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Figure 3 Immunohistochemical examination showing. (a) CD 34- positive. (b) SMA- Weakly Positive. (c) Desmin- Negative. (d) PR- Negative (H and E, × 100)

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Figure 4 (a) Tumor exhibiting strong positivity for CD117 (H and E, × 100). (b) High power view showing CD117 positivity (H and E, × 400)

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The patient underwent radical retropubic prostatectomy after 2 weeks. The specimen was excised with clear resection margin to the rectal wall. The patient was followed up for 6 months and has been in good condition except for experiencing mild urinary incontinence.

  Discussion Top

Our case demonstrates the diagnostic dilemma faced by pathologists in diagnosing a case of GIST, especially when present in rare anatomical locations like the prostate. GIST, a mesenchymal tumor originating from the GI tract is characterized by the presence of fusiform, epithelioid, spindle cells in addition to expression of c-kit protein by the tumor cells. Combination of c-kit and CD34 serves as reliable markers aiding in the diagnosis of GIST. Recently introduced, Nestin is a specific and sensitive marker for GIST diagnosis [7] .

Approximately 10% of GIST are extra-intestinal (EGISTs) and arise from the mesentery, omentum, pelvis, retro peritoneum, and rarely seen in rectovaginal septum, perivaginal soft-tissue, bladder, urethra, appendix, and prostate [2],[3],[4],[5] . Due to the rarity of GIST arising from the prostrate, these are often not included in the differentials of stromal tumors seen on prostate needle biopsy. According to Miettinen et. al., GIST is the tumor of Cajal cells and these cells differentiate from the common interstitial precursor cells, which also give rise to smooth muscle cells. The latter hypothesis could explain also why GISTs can arise in prostate [8] . Vander reported the first case of prostatic GIST and highlighted the administration of Sr-571 in view of multiple hepatic metastases [4] .

While it is critical to differentiate GIST of the prostrate from other tumor like conditions including post-operative spindle cell nodule, specific interstitial tumors namely unconfirmed interstitial hyperplasia and interstitial sarcoma of the prostate, the demonstration of c-kit expression in extra-GI lesions validates their existence. Immunohistochemistry remains the most effective tool in differentiating these lesions from the rest with positivity for CD117 demonstrated by most GISTs and a vast majority showing immuno-reactivity for CD34 (60-70%) and SMA (30-40%), while only a small percentage (1-2%) consistent with positivity for S-100 protein and desmin [9] . In contrast, post-operative spindle cell nodule demonstrates positivity for keratin while specific interstitial tumor of the prostate to CD34 stain [7] . In the presented case, the tumor cells strongly expressed CD117 and CD34, and were weakly positive to SMA with no expression for desmin; thus aiding in the diagnosis of primary GIST of the prostate.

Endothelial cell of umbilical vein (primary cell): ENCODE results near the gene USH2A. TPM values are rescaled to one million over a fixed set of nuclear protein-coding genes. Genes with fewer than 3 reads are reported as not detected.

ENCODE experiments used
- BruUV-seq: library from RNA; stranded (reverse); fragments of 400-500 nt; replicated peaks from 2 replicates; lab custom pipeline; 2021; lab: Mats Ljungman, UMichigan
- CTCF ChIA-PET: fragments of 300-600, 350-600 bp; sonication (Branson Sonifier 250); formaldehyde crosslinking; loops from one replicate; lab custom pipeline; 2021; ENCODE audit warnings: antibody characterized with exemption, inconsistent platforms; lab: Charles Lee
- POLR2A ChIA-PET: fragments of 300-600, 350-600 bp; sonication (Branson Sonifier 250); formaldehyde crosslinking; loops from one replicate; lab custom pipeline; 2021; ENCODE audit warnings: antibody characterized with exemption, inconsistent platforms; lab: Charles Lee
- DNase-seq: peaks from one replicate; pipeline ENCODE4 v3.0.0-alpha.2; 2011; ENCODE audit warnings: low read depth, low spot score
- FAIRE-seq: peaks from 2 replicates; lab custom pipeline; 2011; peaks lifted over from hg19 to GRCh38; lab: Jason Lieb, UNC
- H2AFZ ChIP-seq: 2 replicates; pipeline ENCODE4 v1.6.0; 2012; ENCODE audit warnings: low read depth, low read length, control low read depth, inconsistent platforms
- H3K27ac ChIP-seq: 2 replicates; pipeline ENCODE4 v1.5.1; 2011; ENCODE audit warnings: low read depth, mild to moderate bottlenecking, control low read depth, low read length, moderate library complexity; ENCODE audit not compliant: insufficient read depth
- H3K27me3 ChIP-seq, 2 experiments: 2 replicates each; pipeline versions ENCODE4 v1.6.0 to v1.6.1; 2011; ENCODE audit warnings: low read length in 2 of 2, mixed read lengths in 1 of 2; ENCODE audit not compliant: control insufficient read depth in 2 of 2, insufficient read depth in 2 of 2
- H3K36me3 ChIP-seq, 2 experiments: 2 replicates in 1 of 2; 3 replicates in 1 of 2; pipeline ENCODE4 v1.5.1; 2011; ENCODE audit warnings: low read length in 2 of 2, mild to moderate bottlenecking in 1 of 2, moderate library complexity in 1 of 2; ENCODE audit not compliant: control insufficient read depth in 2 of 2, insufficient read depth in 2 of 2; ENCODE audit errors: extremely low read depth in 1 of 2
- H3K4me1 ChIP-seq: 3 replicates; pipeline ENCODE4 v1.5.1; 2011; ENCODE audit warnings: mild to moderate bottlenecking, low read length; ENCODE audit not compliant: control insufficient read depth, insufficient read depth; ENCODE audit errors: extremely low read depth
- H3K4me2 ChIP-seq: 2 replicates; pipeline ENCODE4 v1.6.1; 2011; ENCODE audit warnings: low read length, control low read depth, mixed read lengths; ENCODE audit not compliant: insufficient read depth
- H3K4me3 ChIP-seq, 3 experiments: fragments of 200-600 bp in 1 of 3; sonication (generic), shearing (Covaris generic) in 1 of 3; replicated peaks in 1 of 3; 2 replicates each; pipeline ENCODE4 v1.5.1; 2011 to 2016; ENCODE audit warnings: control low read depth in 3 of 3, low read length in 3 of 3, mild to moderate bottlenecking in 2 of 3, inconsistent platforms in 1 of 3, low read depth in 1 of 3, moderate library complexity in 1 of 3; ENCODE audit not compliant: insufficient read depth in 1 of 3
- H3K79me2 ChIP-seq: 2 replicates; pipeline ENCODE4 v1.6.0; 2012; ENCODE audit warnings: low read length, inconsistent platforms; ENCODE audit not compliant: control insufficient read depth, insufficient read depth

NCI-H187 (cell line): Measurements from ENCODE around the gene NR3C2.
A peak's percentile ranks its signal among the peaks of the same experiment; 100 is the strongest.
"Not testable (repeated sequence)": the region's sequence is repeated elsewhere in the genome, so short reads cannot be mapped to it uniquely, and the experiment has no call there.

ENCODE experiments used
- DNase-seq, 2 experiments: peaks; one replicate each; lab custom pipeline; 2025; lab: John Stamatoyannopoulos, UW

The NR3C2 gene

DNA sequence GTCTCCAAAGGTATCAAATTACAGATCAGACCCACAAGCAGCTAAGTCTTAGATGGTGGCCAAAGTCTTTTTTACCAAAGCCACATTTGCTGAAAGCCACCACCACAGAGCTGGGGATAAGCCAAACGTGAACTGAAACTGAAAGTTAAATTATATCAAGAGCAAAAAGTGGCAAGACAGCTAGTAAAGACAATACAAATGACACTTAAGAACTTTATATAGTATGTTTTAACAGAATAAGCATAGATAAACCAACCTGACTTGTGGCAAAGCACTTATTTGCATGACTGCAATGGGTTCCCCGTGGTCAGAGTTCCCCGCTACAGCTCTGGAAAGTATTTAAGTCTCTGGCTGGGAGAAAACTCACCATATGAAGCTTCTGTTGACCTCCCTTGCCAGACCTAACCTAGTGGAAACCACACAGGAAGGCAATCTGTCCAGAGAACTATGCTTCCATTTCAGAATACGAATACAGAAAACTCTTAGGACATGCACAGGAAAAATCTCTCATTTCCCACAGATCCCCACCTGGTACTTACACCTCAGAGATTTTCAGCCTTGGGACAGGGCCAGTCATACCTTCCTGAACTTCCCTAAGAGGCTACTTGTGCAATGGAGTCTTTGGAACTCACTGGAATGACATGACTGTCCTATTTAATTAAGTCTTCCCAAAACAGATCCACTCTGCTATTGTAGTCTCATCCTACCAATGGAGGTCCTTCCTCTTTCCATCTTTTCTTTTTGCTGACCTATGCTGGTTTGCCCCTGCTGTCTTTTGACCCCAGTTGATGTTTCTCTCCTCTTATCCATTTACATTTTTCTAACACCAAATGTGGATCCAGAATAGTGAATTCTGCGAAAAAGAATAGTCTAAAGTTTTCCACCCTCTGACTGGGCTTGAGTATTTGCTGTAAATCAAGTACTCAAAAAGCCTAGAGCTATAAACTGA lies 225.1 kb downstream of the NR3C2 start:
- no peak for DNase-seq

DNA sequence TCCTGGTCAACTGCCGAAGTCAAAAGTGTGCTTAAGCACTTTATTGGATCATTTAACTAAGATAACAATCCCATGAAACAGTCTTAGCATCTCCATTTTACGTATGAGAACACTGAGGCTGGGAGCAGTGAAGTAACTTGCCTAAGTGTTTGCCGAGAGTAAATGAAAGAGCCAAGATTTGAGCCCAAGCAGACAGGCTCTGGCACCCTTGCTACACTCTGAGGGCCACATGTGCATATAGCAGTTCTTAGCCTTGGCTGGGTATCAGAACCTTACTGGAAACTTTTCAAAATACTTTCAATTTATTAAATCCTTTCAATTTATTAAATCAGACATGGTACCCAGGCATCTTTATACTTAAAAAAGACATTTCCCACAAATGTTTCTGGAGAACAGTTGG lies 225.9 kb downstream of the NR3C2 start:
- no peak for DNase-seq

Rectal or extra-intestinal GIST can often mimic prostatic lesion clinically. In our index case, the possibility of secondary involvement by a rectal GIST and other interstitial neoplasm of the prostate was excluded by radiological, intra-operative, morphological, and immunohistochemical findings [10] .

  Conclusion Top

Immunohistochemistry plays a critical role in diagnosing a case of GIST especially when arising from remote and unusual areas like the prostrate and also aids in differentiating GIST of the prostrate from morphologically similar tumors arising from other unusual anatomic sites. Early diagnosis is crucial in view of their malignant potential, their unique clinical management and to limit their possible spread.

  References Top

1.Sandrasegaran K, Rajesh A, Rydberg J, et. al. Gastrointestinal stromal tumors: Clinical, radiologic, and pathologic features. AJR Am J Roentgenol 2005;184(3):803-11.  Back to cited text no. 1
2.Miettinen M, Monihan JM, Sarlomo-Rikala M, et. al. Gastrointestinal stromal tumors/smooth muscle tumors (GISTs) primary in the omentum and mesentery: Clinicopathologic and immunohistochemical study of 26 cases. Am J Surg Pathol 1999;23(9):1109-18.  Back to cited text no. 2
3.Reith JD, Goldblum JR, Lyles RH, et. al. Extragastrointestinal (soft tissue) stromal tumors: An analysis of 48 cases with emphasis on histologic predictors of outcome. Mod Pathol 2000;13(5):577-85.  Back to cited text no. 3
4.Van der Aa F, Sciot R, Blyweert W, et. al. Gastrointestinal stromal tumor of the prostate. Urology 2005;65(2):388.  Back to cited text no. 4
5.Lee CH, Lin YH, Lin HY, et. al. Gastrointestinal stromal tumor of the prostate: A case report and literature review. Hum Pathol 2006;37(10):1361-5.  Back to cited text no. 5
6.Arce-Lara C, Shah MH, Jimenez RE, et. al. Gastrointestinal stromal tumors involving the prostate: Presentation, course, and therapeutic approach. Urology 2007;69(6):1209.e5-7.  Back to cited text no. 6
7.Yinghao S, Bo Y, Xiaofeng G. Extragastrointestinal stromal tumor possibly originating from the prostate. Int J Urol 2007;14(9):869-71.  Back to cited text no. 7
8.Miettinen M, Sarlomo-Rikala M, Lasota J. Gastrointestinal stromal tumors: Recent advances in understanding of their biology. Hum Pathol 1999;30(10):1213-20.  Back to cited text no. 8
9.Fletcher CD, Berman JJ, Corless C, et. al. Diagnosis of gastrointestinal stromal tumors: A consensus approach. Hum Pathol 2002;33(5):459-65.  Back to cited text no. 9
10.Herawi M, Montgomery EA, Epstein JI. Gastrointestinal stromal tumors (GISTs) on prostate needle biopsy: A clinicopathologic study of 8 cases. Am J Surg Pathol 2006;30(11):1389-95.  Back to cited text no. 10


  [Figure 1], [Figure 2], [Figure 3], [Figure 4]

This article has been cited by